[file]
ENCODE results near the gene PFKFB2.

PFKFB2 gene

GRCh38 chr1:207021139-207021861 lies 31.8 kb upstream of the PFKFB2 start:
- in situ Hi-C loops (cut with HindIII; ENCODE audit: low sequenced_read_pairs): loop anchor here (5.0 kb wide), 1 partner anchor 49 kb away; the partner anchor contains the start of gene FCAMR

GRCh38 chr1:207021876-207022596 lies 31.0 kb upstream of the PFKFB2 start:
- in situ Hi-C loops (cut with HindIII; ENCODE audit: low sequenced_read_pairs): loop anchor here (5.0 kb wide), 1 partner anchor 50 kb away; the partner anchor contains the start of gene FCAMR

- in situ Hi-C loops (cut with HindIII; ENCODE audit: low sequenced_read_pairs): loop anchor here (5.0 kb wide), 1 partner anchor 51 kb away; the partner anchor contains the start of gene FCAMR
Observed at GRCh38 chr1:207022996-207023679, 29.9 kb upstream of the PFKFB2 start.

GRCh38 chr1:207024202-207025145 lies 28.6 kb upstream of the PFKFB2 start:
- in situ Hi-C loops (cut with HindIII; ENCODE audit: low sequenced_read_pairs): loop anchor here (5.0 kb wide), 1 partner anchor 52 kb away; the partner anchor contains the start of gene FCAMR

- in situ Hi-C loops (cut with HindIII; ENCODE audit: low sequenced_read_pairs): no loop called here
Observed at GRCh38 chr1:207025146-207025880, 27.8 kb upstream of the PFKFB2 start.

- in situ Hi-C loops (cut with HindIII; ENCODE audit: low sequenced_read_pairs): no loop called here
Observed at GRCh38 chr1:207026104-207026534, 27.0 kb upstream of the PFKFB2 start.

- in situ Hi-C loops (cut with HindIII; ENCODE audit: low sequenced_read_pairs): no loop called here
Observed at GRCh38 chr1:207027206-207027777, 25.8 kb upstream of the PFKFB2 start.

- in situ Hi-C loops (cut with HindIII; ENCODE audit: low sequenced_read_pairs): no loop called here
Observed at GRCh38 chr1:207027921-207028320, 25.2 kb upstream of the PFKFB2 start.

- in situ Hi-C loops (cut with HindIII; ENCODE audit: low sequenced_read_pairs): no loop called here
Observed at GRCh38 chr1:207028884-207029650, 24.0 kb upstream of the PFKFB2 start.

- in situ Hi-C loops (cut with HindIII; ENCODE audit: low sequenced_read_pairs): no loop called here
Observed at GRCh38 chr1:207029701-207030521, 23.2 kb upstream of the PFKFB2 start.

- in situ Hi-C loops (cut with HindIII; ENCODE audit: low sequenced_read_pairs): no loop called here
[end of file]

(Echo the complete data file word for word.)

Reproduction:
ENCODE results near the gene PFKFB2.

PFKFB2 gene

GRCh38 chr1:207021139-207021861 lies 31.8 kb upstream of the PFKFB2 start:
- in situ Hi-C loops (cut with HindIII; ENCODE audit: low sequenced_read_pairs): loop anchor here (5.0 kb wide), 1 partner anchor 49 kb away; the partner anchor contains the start of gene FCAMR

GRCh38 chr1:207021876-207022596 lies 31.0 kb upstream of the PFKFB2 start:
- in situ Hi-C loops (cut with HindIII; ENCODE audit: low sequenced_read_pairs): loop anchor here (5.0 kb wide), 1 partner anchor 50 kb away; the partner anchor contains the start of gene FCAMR

- in situ Hi-C loops (cut with HindIII; ENCODE audit: low sequenced_read_pairs): loop anchor here (5.0 kb wide), 1 partner anchor 51 kb away; the partner anchor contains the start of gene FCAMR
Observed at GRCh38 chr1:207022996-207023679, 29.9 kb upstream of the PFKFB2 start.

GRCh38 chr1:207024202-207025145 lies 28.6 kb upstream of the PFKFB2 start:
- in situ Hi-C loops (cut with HindIII; ENCODE audit: low sequenced_read_pairs): loop anchor here (5.0 kb wide), 1 partner anchor 52 kb away; the partner anchor contains the start of gene FCAMR

- in situ Hi-C loops (cut with HindIII; ENCODE audit: low sequenced_read_pairs): no loop called here
Observed at GRCh38 chr1:207025146-207025880, 27.8 kb upstream of the PFKFB2 start.

- in situ Hi-C loops (cut with HindIII; ENCODE audit: low sequenced_read_pairs): no loop called here
Observed at GRCh38 chr1:207026104-207026534, 27.0 kb upstream of the PFKFB2 start.

- in situ Hi-C loops (cut with HindIII; ENCODE audit: low sequenced_read_pairs): no loop called here
Observed at GRCh38 chr1:207027206-207027777, 25.8 kb upstream of the PFKFB2 start.

- in situ Hi-C loops (cut with HindIII; ENCODE audit: low sequenced_read_pairs): no loop called here
Observed at GRCh38 chr1:207027921-207028320, 25.2 kb upstream of the PFKFB2 start.

- in situ Hi-C loops (cut with HindIII; ENCODE audit: low sequenced_read_pairs): no loop called here
Observed at GRCh38 chr1:207028884-207029650, 24.0 kb upstream of the PFKFB2 start.

- in situ Hi-C loops (cut with HindIII; ENCODE audit: low sequenced_read_pairs): no loop called here
Observed at GRCh38 chr1:207029701-207030521, 23.2 kb upstream of the PFKFB2 start.

- in situ Hi-C loops (cut with HindIII; ENCODE audit: low sequenced_read_pairs): no loop called here